A few weeks ago the Consumer Financial Protection Bureau (CFPB) issued a new regulation restricting the use of mandatory arbitration clauses. If you don’t know what a mandatory arbitration clause is, you’re not alone. You’re just one of the millions of people who don’t read every word of every legal agreement you sign. And that’s why mandatory arbitration clauses have taken off in popularity.
Terms of Service and User Agreements
Every time you open a bank account, apply for a credit card or enter into any sort of financial agreement, you’re asked to sign a ream of paperwork. Many people just sign on the dotted line without reading through everything, because who has the time to read all that fine print? In the CFPB’s mind that has allowed companies to take advantage of consumers. When consumers sign terms of service (ToS) or end user license agreements (EULAs), they very rarely know that they are signing up for.
A few companies have pointed that out through humorous additions to their agreements. One company put a clause in their EULA offering $1,000 to the first person to email them. Only after 3,000 people had agreed to the EULA did one man finally email the company and win the money, demonstrating how few people actually read and understand the agreements they sign. Another company set up a fake Wi-Fi hotspot and required people to agree to give up their first-born child in order to access the Internet. Not surprisingly, people signed up since they didn’t bother reading the terms of the agreement.
Greater Use of Mandatory Arbitration
Financial firms have taken advantage of this by introducing mandatory arbitration clauses into their agreements. Thus, in order to benefit from the services offered by the institution, customers must waive their right to file a lawsuit against the company or take part in class-action lawsuits. Any disputes between the customer and the company must be settled in arbitration, not in court.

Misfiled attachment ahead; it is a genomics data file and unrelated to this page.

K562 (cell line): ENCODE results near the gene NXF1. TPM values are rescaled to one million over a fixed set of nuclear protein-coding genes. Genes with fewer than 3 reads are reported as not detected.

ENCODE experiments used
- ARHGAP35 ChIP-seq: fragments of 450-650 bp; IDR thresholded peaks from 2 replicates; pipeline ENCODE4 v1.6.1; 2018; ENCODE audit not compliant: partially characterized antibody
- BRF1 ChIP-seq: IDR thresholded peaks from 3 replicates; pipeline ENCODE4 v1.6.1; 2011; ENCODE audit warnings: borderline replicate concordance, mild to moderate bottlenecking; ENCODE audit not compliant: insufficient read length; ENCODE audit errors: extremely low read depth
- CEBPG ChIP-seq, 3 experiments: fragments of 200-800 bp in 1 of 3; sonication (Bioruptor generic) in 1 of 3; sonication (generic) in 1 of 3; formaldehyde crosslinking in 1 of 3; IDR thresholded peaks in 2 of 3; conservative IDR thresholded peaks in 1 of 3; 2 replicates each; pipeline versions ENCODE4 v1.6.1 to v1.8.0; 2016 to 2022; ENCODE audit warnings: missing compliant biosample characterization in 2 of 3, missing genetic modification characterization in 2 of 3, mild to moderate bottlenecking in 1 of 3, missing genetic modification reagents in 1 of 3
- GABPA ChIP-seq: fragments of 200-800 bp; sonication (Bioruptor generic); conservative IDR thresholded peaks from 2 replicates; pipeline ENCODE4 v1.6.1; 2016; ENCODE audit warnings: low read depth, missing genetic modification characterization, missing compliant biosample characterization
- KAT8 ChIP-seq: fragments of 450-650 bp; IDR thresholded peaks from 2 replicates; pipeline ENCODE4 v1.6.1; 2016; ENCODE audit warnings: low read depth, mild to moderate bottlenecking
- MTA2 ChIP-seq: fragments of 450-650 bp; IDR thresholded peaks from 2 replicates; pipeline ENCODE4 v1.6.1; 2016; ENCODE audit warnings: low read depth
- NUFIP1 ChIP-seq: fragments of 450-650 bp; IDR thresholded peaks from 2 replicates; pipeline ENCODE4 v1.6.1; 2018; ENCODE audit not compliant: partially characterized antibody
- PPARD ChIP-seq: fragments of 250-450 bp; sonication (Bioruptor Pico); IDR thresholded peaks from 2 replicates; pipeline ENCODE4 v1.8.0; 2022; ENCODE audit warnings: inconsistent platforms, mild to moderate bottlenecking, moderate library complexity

Financial institutions increasingly prefer arbitration because it’s cheaper than going to court. They also claim that it’s better for consumers since jury awards in class-action suits often go overwhelmingly to trial lawyers and not to consumers. CFPB’s rule only states that financial institutions cannot forbid class-action suits, leaving them free to insist otherwise on arbitration. But with so many consumers failing to read the terms of their agreements, those arbitration proceedings could be stacked against consumers.
In a free market, whatever two parties agreed to should be outside the ability of government to interfere to change the terms. But since banking isn’t a free market, with entry significantly restricted due to government regulation, incumbent financial institutions wield far more power than they otherwise would be able to, allowing them to bend consumers to their will.
Whether it’s a good idea for the CFPB to step in and use its own muscle to counteract that is perhaps questionable but certainly open to debate. But consumers need to take greater responsibility by reading the agreements they sign and, if they dislike such one-sided agreements, raise a stink with businesses who try to push them around.